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Apple shares soared to a new all-time high Monday after the US tech giant’s big win in a patent lawsuit against South Korea’s Samsung, which saw its own stock tumble.
Google shares slipped amid concerns that its Android operating system used on mobile devices made by Samsung and others would come under greater scrutiny.
In early trade, Apple jumped 2.11 percent to $677.19, giving the maker of the iconic iPhone and iPad a record market value of $635 billion (508 billion euros), reinforcing its place as the world’s most valuable corporation.
Analysts said Friday’s court verdict ordering Samsung to pay more than $1 billion for patent infringement, which also opens the door to a ban on some Samsung devices, bodes well for Silicon Valley firm.
“We believe this verdict strengthens Apple’s already strong competitive position in the smartphone and tablet markets ahead of upcoming key product launches such as the iPhone 5,” said Michael Walkley at Canaccord Genuity.
Aaron Rakers at Stifel Nicolaus said the verdict “represents a strong validation of Apple’s intellectual property related to mobile devices”.
He said it “potentially triggers the right for the patent holder to demand profits the infringer has collected in the process of infringing those design patents, in addition to damages from lost profits and or brand dilution.”
Apple, which is widely expected to announce a new version of its iPhone in September and possibly a smaller version of its market-leading iPad, has been riding strong momentum.
Katy Huberty at Morgan Stanley said that “the bigger win for Apple is the competitive ramifications if other smartphone vendors experience lengthened product cycles and are forced to alter their software and hardware to ensure unique designs relative to Apple products.”
Samsung shares slumped 7.5 percent in Seoul, the biggest single-day percentage drop the electronics giant has seen in nearly four years.
Google shares dropped 1.6 percent to $667.29.
Google, which was not a party in the case but implicated because of its Android system used in Samsung devices, said in a statement that the patent claims will be reviewed on appeal and that “most of these don’t relate to the core Android operating system.”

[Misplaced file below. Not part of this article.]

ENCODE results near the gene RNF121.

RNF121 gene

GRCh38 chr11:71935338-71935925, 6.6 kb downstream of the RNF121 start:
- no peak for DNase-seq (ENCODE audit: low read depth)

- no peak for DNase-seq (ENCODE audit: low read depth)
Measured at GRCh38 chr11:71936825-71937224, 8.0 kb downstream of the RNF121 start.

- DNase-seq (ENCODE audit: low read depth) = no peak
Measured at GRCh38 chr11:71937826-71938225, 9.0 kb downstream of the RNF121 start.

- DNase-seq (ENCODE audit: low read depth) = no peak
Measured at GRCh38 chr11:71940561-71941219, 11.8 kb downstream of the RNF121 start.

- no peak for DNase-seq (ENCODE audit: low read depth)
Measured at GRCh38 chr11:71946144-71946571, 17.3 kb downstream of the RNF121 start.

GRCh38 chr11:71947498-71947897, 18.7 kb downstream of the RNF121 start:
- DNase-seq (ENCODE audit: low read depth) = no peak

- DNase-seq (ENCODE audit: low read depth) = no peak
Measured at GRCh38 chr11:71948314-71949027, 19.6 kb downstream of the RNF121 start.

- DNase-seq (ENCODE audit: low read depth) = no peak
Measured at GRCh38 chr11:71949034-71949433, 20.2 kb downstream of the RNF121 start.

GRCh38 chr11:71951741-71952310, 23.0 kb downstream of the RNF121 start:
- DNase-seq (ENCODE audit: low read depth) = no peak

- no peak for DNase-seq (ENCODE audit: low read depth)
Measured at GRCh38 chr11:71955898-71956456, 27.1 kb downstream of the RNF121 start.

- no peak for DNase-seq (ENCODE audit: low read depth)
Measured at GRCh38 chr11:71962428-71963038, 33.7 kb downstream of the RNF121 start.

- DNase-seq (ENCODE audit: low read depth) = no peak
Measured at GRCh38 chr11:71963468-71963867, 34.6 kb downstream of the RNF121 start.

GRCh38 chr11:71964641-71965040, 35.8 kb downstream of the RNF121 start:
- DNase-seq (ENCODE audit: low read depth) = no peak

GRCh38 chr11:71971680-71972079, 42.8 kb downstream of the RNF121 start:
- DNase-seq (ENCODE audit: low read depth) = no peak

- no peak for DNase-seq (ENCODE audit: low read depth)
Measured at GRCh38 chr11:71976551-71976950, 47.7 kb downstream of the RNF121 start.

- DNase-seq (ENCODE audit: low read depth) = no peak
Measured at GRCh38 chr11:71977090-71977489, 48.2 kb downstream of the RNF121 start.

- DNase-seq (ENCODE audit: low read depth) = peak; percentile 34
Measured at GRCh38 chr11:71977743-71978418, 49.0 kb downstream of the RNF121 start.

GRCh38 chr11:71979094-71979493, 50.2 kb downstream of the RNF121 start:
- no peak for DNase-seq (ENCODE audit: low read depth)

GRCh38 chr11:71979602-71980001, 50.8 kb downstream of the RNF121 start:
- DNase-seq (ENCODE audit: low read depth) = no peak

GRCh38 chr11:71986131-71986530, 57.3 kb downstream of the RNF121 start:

“We work with our partners to give consumers innovative and affordable products, and we don’t want anything to limit that,” Google said.
Anthony DiClemente, an analyst at Barclays, said he sees a “mild setback” for Google and its Android system.
“While we do not expect this verdict alone will significantly impact Android’s momentum, we believe that risk to Android exists if Samsung receives injunctions against the sale of its infringing products,” the analyst said.
US District Judge Lucy Koh has set a hearing for September 20 to consider enforcement of injunctions against Samsung devices. She will also hear Samsung motions to reduce or dismiss charges and Apple’s request for “punitive” damages, which could triple the award.
In one bit of irony, there were reports that US consumers were snapping up Samsung devices in anticipation of a possible ban.
This was pronounced for the Samsung Galaxy S III, which was unveiled this year as a rival to the iPhone, but was not part of the case decided on Friday.
“Customers rushed to buy Samsung Galaxy S III this weekend, with some stores reporting stock outs,” said Trip Chowdhry at Global Equities Research.
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